Thursday, November 27, 2008

Thanksgiving Day

Well, today is Thanksgiving. I don't know what your plans for the day are, but I am sure it involves some sort of Feast, and some family. Thats what Thanksgiving is all about, right? Cleaning your house like crazy, or going to someone else's house (and I'm sure they cleaned like crazy) and eating and eating and eating. Just don't forget to give thanks.

I was challenged this week to, over dinner, mention two (or more) things I was thankful for. Not your basic ordinary things like 'my house' or 'my family' or 'that the gas prices went down'... but something that may take some thinking.

I'd like to challenge you, too. Please leave a comment with any number of things you are thankful for. You really realize how blessed you are when you write down (or type) what you are thankful for.

Consider yourself challenged.

Wednesday, November 26, 2008

The Penderwicks on Gardam Street

This book is peppered with allusions to other books. Among others, there are references to The Mennyms*, The Chronicles of Narnia*, Five Children and It*, Magic by the Lake, Sense and Sensibility, Marry Poppins*, Agatha Christie's crime mysteries, and Gone with the Wind. Still, there is plenty of space for Penderwick family and friends.

This is Birdsall's sequel to The Penderwicks. In this book, the Penderwick sisters create a Save-Daddy Plan, an attempt at keeping him from dating and remarrying (even if it was their mother's dieing wish...). How much adventure and deceit can the Penderwick family live through?

*Signifies that I have read this book

Wednesday, November 19, 2008

Peter and the Starcatchers

Peter and the Starcatchers is the fist of three books (the other two are Peter and the Shadow Thieves and Peter and the Secret of Rondon) At the beginning of this book, Peter has not yet gained the ability to fly, he has not met Tinker Bell, he does not live on the island 'Never Land', and Captain Hook is not his enemy- by the end of the book, though, all of this changes. Caught up in the middle of a secret plot, Peter really only has one choice, to help out.

The authors Dave Barry and Ridley Pearson have written a very good book. The book is long, but so much is happening that the reader does not really mind. The chapters each focus on different plots. They range from four plots to one at the end when they all tie together,and sometimes plots cross, so they are tied into one chapter. Overall this creates a very suspenseful story. Enjoy!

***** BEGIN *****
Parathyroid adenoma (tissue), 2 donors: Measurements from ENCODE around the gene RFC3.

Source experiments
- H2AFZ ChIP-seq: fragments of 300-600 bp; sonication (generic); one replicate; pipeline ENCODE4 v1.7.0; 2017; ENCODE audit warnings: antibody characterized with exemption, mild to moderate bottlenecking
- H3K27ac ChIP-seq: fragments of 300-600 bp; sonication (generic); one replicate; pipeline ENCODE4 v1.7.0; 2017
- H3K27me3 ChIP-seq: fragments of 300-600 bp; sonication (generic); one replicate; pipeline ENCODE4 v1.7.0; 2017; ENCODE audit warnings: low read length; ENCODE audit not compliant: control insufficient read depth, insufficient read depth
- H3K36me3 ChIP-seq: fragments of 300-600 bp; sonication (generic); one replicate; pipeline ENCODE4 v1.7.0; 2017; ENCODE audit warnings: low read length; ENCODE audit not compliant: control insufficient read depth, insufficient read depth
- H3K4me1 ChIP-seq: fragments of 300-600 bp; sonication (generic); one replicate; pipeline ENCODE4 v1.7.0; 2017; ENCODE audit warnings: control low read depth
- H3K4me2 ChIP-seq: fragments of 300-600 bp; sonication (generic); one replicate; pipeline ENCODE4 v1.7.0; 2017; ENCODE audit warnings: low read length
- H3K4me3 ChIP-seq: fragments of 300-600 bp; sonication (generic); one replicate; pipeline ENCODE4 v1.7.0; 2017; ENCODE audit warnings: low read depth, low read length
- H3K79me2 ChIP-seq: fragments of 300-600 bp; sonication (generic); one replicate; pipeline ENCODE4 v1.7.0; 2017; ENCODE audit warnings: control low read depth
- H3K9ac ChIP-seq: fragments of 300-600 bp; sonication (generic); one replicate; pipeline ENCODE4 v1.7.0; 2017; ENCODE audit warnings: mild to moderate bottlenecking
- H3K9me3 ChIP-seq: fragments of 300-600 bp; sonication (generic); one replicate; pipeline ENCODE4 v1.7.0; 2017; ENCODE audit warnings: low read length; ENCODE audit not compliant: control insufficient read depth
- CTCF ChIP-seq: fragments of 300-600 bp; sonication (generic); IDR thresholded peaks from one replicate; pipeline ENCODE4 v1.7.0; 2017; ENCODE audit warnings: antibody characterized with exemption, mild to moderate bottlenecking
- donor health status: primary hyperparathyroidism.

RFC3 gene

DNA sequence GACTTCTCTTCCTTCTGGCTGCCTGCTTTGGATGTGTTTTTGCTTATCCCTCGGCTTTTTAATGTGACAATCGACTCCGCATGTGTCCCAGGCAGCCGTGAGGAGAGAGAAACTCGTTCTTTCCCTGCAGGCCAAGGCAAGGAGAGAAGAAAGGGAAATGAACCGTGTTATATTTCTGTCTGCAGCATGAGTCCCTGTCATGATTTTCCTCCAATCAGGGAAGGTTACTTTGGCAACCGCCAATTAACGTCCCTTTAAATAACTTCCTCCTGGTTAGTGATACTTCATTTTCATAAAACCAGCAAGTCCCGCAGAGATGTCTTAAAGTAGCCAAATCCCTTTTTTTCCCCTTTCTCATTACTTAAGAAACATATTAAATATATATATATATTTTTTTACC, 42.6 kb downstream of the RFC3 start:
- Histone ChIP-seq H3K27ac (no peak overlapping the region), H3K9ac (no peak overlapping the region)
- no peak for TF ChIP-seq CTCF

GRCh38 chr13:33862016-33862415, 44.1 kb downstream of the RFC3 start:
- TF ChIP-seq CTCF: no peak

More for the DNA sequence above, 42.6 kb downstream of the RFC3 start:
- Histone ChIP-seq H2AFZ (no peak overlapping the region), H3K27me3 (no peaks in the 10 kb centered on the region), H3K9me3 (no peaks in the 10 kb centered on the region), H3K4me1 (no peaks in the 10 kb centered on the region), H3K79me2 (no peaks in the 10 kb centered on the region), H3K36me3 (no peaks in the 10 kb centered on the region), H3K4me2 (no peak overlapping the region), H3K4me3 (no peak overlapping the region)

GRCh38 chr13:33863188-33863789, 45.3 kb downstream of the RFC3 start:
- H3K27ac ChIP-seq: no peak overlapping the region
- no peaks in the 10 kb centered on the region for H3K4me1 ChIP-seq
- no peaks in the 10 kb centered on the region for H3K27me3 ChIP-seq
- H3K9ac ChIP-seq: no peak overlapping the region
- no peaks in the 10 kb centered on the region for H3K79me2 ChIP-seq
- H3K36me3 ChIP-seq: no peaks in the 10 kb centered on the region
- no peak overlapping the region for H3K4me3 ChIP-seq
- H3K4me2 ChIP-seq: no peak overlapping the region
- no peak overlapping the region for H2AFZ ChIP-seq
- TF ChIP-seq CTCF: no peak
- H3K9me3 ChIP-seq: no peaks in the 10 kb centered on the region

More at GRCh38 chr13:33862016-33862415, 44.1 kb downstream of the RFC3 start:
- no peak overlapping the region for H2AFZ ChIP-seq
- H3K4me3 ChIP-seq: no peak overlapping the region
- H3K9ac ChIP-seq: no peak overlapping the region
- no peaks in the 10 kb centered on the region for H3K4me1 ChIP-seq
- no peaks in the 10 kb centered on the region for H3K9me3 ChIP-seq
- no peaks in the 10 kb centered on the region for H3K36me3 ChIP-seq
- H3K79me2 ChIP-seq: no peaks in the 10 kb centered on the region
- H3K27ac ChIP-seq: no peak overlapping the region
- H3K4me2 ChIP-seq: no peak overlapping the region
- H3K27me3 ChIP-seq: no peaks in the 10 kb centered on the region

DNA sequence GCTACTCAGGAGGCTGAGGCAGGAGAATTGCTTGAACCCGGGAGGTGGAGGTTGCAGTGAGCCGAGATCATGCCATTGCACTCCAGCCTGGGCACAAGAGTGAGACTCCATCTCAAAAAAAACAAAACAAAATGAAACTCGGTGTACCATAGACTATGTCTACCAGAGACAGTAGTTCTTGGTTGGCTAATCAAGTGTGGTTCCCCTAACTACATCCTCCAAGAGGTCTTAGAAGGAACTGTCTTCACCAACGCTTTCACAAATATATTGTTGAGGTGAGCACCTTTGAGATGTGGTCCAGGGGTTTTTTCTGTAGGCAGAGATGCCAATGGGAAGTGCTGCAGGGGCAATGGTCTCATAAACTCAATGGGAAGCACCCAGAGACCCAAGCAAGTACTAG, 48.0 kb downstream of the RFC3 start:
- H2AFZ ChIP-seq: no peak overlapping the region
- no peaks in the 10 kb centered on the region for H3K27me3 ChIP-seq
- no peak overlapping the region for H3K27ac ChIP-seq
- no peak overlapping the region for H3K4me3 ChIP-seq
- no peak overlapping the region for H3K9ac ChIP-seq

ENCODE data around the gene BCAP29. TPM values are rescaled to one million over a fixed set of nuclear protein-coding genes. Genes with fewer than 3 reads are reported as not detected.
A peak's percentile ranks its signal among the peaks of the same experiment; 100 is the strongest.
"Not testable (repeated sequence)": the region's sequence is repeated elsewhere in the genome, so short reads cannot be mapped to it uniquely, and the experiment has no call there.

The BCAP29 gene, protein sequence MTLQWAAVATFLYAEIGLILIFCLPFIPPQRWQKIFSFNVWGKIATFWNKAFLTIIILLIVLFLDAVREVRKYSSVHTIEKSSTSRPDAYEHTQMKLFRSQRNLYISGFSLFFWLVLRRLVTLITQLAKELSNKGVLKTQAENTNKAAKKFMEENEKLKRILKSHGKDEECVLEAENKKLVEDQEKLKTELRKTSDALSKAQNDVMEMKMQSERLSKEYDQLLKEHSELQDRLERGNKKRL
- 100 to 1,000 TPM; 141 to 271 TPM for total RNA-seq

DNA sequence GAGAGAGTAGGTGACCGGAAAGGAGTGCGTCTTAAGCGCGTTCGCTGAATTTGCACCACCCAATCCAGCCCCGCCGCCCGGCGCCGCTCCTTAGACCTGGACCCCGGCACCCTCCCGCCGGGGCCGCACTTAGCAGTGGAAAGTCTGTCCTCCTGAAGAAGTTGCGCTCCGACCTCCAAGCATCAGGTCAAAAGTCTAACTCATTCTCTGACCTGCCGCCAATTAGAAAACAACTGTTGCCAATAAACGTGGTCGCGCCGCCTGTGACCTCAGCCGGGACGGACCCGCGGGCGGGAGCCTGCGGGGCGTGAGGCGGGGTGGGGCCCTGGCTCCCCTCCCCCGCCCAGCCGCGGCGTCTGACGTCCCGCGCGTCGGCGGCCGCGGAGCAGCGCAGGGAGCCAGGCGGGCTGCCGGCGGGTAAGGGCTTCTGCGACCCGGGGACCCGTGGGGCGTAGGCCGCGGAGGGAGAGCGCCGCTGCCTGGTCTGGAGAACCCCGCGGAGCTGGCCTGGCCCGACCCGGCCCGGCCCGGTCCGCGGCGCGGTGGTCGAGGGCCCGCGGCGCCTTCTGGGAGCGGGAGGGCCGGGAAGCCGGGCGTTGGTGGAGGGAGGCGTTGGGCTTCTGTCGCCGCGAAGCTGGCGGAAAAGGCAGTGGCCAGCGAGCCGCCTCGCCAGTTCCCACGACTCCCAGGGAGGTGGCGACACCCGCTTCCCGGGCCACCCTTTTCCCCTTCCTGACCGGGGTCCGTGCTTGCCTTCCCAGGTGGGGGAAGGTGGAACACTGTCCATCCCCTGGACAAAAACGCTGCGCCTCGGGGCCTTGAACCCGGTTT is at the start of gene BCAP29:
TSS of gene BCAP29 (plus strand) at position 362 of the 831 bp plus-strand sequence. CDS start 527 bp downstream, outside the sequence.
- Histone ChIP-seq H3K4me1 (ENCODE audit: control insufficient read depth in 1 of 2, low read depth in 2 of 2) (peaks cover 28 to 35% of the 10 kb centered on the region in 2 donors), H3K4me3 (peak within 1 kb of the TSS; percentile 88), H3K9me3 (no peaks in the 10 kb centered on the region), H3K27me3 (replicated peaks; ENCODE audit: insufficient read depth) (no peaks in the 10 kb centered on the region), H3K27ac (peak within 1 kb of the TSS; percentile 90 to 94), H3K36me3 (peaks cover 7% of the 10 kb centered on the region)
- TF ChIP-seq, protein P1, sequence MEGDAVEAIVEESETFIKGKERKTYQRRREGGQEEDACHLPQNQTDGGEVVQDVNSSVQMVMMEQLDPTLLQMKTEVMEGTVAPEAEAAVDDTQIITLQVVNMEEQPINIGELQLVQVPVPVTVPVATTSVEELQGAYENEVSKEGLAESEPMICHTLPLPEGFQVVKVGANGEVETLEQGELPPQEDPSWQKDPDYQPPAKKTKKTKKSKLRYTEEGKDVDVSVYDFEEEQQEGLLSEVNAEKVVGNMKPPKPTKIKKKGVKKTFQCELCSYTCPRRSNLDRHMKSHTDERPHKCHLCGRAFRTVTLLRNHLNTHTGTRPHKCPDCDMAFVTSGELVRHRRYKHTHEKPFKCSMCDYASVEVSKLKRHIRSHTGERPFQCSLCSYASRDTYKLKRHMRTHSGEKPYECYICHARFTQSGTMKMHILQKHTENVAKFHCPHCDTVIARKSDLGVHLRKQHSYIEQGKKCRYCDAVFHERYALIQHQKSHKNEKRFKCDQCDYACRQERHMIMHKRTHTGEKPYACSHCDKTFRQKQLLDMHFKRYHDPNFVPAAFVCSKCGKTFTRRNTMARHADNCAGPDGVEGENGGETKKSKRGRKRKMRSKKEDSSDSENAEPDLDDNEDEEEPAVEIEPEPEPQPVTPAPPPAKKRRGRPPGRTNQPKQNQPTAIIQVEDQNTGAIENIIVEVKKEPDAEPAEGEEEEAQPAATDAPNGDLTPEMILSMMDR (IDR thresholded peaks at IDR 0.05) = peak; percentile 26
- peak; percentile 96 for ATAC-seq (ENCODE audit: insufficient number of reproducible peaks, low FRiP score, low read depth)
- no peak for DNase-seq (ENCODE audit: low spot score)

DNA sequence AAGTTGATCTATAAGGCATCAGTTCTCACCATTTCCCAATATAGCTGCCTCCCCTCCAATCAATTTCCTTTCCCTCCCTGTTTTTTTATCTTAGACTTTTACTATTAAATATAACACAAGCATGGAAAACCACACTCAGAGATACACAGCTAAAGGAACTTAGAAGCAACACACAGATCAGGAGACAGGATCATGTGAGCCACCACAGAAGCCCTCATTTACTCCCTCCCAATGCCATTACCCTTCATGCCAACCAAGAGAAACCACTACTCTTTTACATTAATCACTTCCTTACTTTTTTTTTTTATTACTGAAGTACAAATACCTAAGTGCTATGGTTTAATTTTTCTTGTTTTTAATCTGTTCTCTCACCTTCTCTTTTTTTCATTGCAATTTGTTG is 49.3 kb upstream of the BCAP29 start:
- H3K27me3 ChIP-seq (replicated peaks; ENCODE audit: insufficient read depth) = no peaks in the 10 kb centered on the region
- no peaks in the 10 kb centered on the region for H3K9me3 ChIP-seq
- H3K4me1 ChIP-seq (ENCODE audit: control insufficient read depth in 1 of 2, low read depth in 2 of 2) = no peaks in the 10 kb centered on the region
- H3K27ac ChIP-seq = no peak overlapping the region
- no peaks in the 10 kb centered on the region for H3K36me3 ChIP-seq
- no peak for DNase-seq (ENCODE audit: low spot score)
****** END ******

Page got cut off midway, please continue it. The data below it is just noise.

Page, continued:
Friday, November 14, 2008

The Fate of the Apple Peal

Vocab has started up again in English class, so that means about twenty words a week need to be memorized. That can be a lot, so I have been trying to find ways to make it easier on my self. In the past, I have written the word on one side of a post-it-note, and the definition on the other side. Then, I would put them all up on my bathroom mirror and look at them while I got ready in the morning. The only problem was that the bathroom I use is the same one family company uses... who wants to learn vocabulary when you visit a friend? Not me, so that idea was out.

So, I have decided to write short stories using the vocab words in order. I hope to post them often, but we'll see. Here is the first one I have done. The vocab words will look like this.

The Fate of the Apple Peal

The apple peal knew its place; it knew what it was supposed to do. It knew that when it was discarded to the ground, it was supposed to atrophy. But it didn’t want to. The apple peal wanted to stay alive, so it sought out a bastion, hoping that it could strike a concord with someone somewhere that was willing to let it live.
So, the apple peal began its search for the consummate place, but, alas, it could find no such place. Is stumbled towards a trunk in disarray, and found that a beautiful vine was there. The apple peal wasted no time with cordial introductions, but immediately expressed the exigency of the matter to the vine. It did not want to be like flotsam, mere garbage thrown away; it wanted to be useful. By the time the apple peal had finished explaining, it was in a frenetic state.
The vine decided to try and help. It explained that disintegrating wasn’t the worst of fates, but that he could glean the benefits, too. Before the apple peal could grouse, the vine threatened to incarcerate it if it would not stay and listen. The vine continued, explaining that it was incumbent for an apple peal to disintegrate eventually, and that it was jocular for it to think it could live forever- in fact, it was ludicrous!
The vine tried no to be mordant, but its words nettled the apple peal. Still, the vine continued. It explained that an apple peal could never be pecuniary, but that gave it no reason to be pusillanimous. It could live bravely while it had time, but eventually is would have to settle, and disintegrate so that other plants could live off of its nutrients.